The following is my Letter from the Editor in the spring, 2018 issue of The Classical Teacher:
In 79 A.D., the catastrophic eruption of Mt. Vesuvius in eastern Italy covered nearby towns in ash and completely buried many of them. Accounts of the ancient eruption paint a horrific scene: Volcanic pumice rained from the skies and waves of searing hot gas and debris swept over the nearby landscape. Thousands died where they stood, and others fell while in flight.
One of the towns that was buried in the eruption was Herculaneum, which at the time was a popular vacation spot for wealthy Romans. According to some historical accounts, Julius Caesar‘s father-in-law, Calpurnius Piso, owned an elaborate seaside villa in the town. He is reputed to have had one of the great libraries of ancient times.
For almost seventeen centuries the ancient town lay in darkness underground. Excavations of Herculaneum were conducted in the mid-eighteenth century, and Calpurnius Piso’s villa was located. But nearby landowners put a stop to the excavation, and the location was forgotten.
Then in the 1980s excavations were begun again, and special attention was given to Calpurnius’ villa. When excavators began their work they discovered numerous statues and other works of art, many of them in pristine condition.
Then they began to discover something else—scrolls, some of them in the boxes in which they had been placed for transportation during the panic, others littered on the floor. The scrolls were carbonized by the intense heat of the gas from the volcano and solidified into stone. They began to call Calpurnius’ Villa the Villa of the Papyri.
With the development of modern multi-spectral imaging, the burnt scrolls are just beginning to be deciphered. Some scholars are holding their breath over the works of philosophy and literature that might come to light, many of them unknown or lost. We only possess a small fraction of the works of ancient times. St. Augustine cites Cicero‘s Hortensiusas a formative book in his thinking, but all we know of it is what he and a few others quoted in their works. The vast majority of the works of the Greek tragic poets—AeschylusSophocles, and Euripides—were lost long ago.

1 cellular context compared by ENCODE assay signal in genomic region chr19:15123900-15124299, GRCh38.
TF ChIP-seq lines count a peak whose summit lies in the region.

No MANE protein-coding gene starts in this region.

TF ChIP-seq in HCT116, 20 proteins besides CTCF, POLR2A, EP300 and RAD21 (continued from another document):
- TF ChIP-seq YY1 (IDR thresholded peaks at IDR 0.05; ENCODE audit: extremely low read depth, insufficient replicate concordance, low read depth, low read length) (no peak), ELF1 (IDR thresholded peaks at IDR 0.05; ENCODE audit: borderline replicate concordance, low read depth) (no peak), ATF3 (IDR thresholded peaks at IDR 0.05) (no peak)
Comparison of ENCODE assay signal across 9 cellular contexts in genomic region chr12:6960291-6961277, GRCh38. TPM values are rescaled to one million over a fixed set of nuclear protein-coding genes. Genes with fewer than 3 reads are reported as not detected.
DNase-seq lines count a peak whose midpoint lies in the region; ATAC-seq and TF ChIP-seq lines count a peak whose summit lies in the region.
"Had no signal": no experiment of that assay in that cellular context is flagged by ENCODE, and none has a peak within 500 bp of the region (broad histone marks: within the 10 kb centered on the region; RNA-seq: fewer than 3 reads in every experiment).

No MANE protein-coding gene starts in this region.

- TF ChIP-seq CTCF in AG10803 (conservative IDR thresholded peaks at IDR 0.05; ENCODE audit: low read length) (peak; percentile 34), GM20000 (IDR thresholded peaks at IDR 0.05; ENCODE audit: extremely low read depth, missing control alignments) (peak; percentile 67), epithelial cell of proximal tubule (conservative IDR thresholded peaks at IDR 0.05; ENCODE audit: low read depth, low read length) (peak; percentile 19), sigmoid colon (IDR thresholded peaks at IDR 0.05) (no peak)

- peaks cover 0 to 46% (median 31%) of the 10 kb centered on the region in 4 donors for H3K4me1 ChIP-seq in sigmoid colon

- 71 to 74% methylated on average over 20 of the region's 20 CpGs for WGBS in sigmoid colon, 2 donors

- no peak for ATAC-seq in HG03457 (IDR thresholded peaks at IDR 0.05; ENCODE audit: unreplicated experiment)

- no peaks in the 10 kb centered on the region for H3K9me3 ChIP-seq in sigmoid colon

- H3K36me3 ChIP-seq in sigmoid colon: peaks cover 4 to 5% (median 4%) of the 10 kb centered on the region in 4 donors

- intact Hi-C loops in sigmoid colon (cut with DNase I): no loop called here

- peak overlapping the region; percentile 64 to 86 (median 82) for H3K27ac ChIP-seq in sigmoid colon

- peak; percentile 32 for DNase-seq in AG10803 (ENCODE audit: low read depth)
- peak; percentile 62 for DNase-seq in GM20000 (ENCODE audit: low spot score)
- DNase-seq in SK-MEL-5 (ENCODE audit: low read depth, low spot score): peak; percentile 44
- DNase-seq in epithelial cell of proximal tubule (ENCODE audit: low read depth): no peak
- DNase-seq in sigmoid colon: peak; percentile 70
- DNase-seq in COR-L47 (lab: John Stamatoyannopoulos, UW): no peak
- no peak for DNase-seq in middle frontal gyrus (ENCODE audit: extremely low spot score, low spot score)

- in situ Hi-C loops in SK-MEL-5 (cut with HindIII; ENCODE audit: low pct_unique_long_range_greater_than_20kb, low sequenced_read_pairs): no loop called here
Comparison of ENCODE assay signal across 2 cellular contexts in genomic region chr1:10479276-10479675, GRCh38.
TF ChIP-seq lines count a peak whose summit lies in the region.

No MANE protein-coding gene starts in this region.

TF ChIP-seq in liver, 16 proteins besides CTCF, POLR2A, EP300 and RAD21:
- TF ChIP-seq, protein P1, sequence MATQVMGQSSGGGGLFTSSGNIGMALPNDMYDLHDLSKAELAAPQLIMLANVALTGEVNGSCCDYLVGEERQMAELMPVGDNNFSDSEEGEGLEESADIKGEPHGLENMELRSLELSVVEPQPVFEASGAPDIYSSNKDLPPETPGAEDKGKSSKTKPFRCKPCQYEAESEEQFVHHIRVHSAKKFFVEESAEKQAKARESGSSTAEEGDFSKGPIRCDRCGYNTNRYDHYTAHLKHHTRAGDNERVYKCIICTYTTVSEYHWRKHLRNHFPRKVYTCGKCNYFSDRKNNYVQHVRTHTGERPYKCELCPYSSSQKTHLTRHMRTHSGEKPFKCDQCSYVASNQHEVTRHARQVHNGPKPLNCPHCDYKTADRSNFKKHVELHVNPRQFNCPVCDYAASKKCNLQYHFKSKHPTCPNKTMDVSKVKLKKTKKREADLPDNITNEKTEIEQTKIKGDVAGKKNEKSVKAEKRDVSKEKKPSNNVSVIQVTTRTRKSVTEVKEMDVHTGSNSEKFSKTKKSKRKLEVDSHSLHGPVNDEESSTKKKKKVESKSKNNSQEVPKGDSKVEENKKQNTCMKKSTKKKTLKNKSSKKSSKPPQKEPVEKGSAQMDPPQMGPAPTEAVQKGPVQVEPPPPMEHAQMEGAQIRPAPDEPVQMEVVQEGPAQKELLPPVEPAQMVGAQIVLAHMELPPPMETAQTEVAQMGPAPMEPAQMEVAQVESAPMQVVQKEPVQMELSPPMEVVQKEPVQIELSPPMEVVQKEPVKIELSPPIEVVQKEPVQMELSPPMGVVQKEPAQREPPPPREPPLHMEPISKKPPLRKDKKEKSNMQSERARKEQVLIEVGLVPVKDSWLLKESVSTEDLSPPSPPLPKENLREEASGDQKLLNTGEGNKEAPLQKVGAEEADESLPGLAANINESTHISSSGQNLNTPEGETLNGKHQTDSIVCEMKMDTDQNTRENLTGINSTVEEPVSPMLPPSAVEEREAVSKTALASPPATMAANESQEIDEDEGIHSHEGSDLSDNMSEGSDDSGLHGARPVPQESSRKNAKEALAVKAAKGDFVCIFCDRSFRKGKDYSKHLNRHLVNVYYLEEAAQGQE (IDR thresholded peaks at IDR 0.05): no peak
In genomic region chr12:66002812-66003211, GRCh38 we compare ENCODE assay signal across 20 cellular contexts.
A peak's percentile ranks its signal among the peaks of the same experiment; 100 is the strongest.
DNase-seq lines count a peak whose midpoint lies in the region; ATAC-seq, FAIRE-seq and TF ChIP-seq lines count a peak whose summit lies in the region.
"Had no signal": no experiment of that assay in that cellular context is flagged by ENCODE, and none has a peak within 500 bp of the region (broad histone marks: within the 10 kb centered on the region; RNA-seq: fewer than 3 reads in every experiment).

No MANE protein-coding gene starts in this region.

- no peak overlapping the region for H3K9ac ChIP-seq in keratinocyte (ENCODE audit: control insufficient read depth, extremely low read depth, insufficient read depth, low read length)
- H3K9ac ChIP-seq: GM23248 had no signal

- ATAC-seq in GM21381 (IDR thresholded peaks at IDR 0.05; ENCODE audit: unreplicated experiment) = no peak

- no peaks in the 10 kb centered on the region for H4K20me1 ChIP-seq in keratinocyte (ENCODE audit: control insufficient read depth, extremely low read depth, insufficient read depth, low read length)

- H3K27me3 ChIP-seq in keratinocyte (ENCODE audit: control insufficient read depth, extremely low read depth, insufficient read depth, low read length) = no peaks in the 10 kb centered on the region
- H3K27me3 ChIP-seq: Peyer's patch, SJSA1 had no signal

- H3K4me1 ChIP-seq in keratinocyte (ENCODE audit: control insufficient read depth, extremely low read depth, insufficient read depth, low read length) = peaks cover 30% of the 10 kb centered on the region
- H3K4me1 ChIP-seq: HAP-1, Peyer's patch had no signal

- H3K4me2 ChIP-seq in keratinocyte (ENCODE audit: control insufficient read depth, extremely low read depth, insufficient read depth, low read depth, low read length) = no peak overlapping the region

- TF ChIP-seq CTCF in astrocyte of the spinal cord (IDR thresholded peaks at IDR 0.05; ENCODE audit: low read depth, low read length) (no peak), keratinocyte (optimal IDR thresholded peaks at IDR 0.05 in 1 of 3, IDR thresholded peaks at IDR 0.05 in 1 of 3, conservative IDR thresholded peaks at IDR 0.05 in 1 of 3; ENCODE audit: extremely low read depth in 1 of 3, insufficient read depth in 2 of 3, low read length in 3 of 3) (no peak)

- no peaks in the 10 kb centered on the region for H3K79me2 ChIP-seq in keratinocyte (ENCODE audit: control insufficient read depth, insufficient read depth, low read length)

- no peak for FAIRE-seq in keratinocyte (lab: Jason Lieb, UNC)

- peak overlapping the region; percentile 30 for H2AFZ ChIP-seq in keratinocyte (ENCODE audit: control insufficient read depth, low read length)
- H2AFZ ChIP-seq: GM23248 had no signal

Could these works lie hidden in ash in the library of Calpurnius Piso? It is exciting to think that they might.
But while we yearn for the discovery of heretofore lost works, what are we doing to learn the ones that have been preserved, and which we have yet to read? Are they not as much lost to us as the works in the Villa of the Papyri? Shouldn’t we wonder as much at the works we have but do not know as at the prospect of the discovery of others?
The treasury of our culture may be missing important things, but it is rich nevertheless. And in many ways, too, this treasury has been covered up by time and neglect. It has been buried in disinterest and distraction and hidden by layer upon layer of modern educational fads and gimmicks.
The work of classical education is to excavate the deep and rich tradition of wisdom and virtue that lies at our very feet, and to decipher the scrolls we have had all along.
We don’t need a spade or multi-spectral imaging. We don’t even need to go to Italy. The works are here at our fingertips. All we need to do is take the trouble to read them.